Jul
10

Political power and an impending cab fare hike

By

The most recent increase to the city’s taxi fare structure arrived in 2009 in the form of a 50-cent MTA surcharge, but New York City taxi fares haven’t been restructured since 2004. Cab drivers, who are fighting higher gas prices and a dollar that doesn’t go as far, have been agitating for an increase, and Taxi and Limousine Commission is poised to oblige. In a vote on Thursday, the TLC is expected to authorize a hike that will raise fares by an average of 17 percent per ride.

The details are fairly simple: The $2.50 pick-up fee will remain the same, but a meter tick will jump from 40 cents to 50. A trip from JFK to Manhattan will cost $52 while the Newark Airport surcharge will rise to $17.50. For the benefit of taxi riders, the credit card surcharge on drivers will shift to a flat fee of $9 from its current five percent levy. The TLC believes this move will lead cabbies to be more accepting of plastic.

Although the fare structure is straightforward, the back-and-forth over the proposed hike highlights the battles that impact that taxi industry. The Metropolitan Taxicab Board of Trade, which represents medallion owners, slammed the proposal as retaliation for their lawsuit against the Outer Borough medallion program while the New York Taxi Workers Alliance criticized the modest increase in lease fees the new fare structure will bring.

As Michael Powell eloquently wrote in today’s Times, these are the battles that shape the taxi industry. Wealthy, centralized medallion owners control the purse strings and our local politicians while drivers who make less today than they did a few years ago garner little respect from anyone. Soon, we’ll all be paying more for cabs, and no one, it seems, will be too happy.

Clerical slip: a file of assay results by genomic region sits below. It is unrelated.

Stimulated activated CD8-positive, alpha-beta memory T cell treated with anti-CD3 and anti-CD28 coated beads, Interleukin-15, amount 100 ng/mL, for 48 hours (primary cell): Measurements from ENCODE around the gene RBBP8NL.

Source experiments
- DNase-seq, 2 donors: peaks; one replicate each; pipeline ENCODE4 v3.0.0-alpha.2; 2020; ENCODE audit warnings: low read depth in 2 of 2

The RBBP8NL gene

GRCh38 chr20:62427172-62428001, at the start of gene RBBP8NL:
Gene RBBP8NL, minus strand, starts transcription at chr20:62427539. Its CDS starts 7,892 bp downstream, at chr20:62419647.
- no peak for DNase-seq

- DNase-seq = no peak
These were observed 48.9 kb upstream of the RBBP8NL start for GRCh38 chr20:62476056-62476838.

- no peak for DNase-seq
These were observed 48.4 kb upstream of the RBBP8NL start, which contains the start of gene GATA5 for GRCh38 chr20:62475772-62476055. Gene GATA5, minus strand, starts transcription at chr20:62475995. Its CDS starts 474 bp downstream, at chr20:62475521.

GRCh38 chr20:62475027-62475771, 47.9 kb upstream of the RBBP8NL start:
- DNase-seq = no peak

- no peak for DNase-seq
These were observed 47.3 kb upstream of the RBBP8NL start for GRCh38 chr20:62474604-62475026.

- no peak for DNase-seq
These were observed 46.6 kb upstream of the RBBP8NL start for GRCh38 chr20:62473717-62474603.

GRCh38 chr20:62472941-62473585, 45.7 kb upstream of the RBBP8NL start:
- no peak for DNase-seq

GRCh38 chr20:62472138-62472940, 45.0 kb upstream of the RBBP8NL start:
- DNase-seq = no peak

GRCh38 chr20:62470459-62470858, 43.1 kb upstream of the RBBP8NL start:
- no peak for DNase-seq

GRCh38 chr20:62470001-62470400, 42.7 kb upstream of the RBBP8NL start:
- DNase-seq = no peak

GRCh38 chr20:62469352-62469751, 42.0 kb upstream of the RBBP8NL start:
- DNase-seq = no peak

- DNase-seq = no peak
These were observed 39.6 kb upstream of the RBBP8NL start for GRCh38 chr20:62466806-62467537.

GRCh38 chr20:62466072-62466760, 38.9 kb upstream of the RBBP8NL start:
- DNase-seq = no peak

Categories : Asides, Taxis

11 Responses to “Political power and an impending cab fare hike”

  1. AK says:

    While I sympathize with inflation concerns of drivers, I have no patience for them complaining about gas prices. I would say that 95% of cabs I take are driven in the lease fuel-efficient manor possible: punching the gas every time a light turns green and slamming the brake at the very next stop light. They could put a lot of money back in their pockets by simply taking it easy on the brake and gas, especially in those V8 Crown Vics.

    • Josh says:

      Sure, but they maximize the fare by driving in that manner.

      • Boris says:

        After many years of driving in New York City, I’ve found that racing to the red light gives me only a minuscule time advantage over taking it easy, even if it means I won’t overtake a couple of other cars racing toward the light. Many traffic lights in the city are timed to a certain speed, and going faster does not maximize the time (or, therefore, the fare) unless you overtake the traffic enough to win a whole light cycle. Perhaps those fractions of a second do add up to something, but they are surely less than the extra money spent on gas and maintenance.

        • Josh says:

          I’m not saying driving like that gets you from point A to point B faster, I’m saying driving like maximizes the fare for a trip from point A to point B. Think of it this way. Let’s say a taxi is 1/5 of a mile from a red light, which will turn green in 60 seconds. (These are obviously made-up numbers selected to simplify the math, but the same principles apply regardless.) Traveling the 1/5 mile to the light will increment the fare one “tick” for 40 cents, regardless of how fast the taxi travels that distance. (Fare rules here.)

          But, the total fare over that interval depends on how fast the taxi gets to the intersection. If the driver drives 12 miles per hour (which is silly, but go with it) and covers that 1/5 of a mile in one minute, the fare is just that one tick. The fare to the passenger to travel that 1/5 mile and continue traveling when the light turns green 60 seconds later is 40 cents.